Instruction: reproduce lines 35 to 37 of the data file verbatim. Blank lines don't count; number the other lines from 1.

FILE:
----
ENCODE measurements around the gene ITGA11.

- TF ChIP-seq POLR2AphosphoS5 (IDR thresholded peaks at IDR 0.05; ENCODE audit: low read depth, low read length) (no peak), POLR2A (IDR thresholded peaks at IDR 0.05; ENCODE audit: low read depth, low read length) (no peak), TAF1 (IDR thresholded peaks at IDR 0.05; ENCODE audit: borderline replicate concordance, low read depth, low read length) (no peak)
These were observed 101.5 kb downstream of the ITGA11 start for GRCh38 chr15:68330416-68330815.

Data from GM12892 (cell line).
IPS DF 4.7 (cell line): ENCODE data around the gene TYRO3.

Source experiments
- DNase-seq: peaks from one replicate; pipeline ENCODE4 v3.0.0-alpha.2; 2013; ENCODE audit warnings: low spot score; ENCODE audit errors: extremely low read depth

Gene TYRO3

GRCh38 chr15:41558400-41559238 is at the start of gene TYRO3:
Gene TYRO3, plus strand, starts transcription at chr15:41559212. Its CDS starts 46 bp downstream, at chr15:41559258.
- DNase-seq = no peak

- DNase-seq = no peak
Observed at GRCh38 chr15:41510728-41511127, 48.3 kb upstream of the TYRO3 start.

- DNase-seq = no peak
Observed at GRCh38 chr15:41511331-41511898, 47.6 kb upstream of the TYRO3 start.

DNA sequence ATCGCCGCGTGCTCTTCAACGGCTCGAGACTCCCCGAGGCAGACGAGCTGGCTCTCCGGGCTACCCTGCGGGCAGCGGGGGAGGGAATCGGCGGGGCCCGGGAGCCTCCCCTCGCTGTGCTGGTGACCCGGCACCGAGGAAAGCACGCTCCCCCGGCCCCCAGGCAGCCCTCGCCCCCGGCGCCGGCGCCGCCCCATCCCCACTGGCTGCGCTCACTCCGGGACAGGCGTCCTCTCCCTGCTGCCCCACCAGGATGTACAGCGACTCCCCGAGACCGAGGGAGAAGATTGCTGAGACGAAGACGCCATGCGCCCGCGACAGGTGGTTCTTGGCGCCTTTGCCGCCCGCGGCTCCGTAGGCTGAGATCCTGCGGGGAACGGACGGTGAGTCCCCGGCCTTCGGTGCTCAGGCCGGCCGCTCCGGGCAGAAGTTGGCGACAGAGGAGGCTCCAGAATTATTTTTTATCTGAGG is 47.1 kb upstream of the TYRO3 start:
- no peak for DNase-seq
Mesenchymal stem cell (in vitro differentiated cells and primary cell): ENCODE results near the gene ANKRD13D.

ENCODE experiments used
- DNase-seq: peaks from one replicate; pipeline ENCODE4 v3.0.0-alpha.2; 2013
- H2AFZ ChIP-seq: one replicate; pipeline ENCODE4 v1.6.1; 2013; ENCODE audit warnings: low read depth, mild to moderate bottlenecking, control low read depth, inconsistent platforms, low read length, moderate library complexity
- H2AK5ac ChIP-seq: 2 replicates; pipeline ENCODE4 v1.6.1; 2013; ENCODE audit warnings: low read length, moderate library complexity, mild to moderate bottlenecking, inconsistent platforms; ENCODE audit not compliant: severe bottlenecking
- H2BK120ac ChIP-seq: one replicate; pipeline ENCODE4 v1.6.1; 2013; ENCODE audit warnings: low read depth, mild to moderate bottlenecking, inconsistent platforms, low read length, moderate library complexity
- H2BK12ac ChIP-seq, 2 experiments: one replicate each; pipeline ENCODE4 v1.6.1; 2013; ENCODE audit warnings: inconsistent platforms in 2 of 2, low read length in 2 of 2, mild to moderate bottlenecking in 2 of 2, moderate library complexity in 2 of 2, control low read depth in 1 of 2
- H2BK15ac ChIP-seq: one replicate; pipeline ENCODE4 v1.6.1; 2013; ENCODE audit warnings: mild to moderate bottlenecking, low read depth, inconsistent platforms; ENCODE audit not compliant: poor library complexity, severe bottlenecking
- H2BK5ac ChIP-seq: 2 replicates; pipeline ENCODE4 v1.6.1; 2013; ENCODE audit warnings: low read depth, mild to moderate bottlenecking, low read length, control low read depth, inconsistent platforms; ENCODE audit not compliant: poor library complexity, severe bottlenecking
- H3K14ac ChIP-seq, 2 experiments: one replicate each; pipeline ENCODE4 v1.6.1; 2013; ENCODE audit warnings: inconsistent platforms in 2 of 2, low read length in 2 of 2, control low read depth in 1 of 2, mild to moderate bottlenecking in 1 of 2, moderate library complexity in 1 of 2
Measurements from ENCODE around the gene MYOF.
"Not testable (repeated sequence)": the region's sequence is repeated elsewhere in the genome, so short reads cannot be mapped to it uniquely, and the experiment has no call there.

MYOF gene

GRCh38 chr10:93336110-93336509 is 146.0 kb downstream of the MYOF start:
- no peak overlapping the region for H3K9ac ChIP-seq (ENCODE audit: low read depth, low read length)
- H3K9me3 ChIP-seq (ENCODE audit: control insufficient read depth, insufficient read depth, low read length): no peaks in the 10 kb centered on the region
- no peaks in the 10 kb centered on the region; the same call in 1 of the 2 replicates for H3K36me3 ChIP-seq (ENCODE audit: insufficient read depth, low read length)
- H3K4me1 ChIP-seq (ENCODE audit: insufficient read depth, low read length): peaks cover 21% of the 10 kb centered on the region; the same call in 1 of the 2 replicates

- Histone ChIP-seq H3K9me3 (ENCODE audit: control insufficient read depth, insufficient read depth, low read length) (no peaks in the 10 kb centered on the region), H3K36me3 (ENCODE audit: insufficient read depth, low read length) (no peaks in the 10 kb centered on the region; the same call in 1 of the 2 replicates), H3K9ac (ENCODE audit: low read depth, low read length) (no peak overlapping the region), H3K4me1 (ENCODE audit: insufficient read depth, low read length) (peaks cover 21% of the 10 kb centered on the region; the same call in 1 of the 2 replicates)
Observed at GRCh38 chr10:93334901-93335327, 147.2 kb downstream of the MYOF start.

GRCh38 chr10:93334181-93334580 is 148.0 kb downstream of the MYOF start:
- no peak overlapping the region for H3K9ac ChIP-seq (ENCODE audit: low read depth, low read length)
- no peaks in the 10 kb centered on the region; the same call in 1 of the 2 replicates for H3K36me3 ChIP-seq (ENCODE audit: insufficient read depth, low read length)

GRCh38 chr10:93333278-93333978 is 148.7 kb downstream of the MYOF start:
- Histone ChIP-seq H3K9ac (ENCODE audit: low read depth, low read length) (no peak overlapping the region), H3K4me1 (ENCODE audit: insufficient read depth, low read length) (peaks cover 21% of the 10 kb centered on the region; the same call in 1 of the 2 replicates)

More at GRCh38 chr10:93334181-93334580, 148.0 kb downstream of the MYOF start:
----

- H3K4me1 ChIP-seq (ENCODE audit: insufficient read depth, low read length): peaks cover 21% of the 10 kb centered on the region; the same call in 1 of the 2 replicates

- Histone ChIP-seq H3K9me3 (ENCODE audit: control insufficient read depth, insufficient read depth, low read length) (no peaks in the 10 kb centered on the region), H3K36me3 (ENCODE audit: insufficient read depth, low read length) (no peaks in the 10 kb centered on the region; the same call in 1 of the 2 replicates), H3K9ac (ENCODE audit: low read depth, low read length) (no peak overlapping the region), H3K4me1 (ENCODE audit: insufficient read depth, low read length) (peaks cover 21% of the 10 kb centered on the region; the same call in 1 of the 2 replicates)
Observed at GRCh38 chr10:93334901-93335327, 147.2 kb downstream of the MYOF start.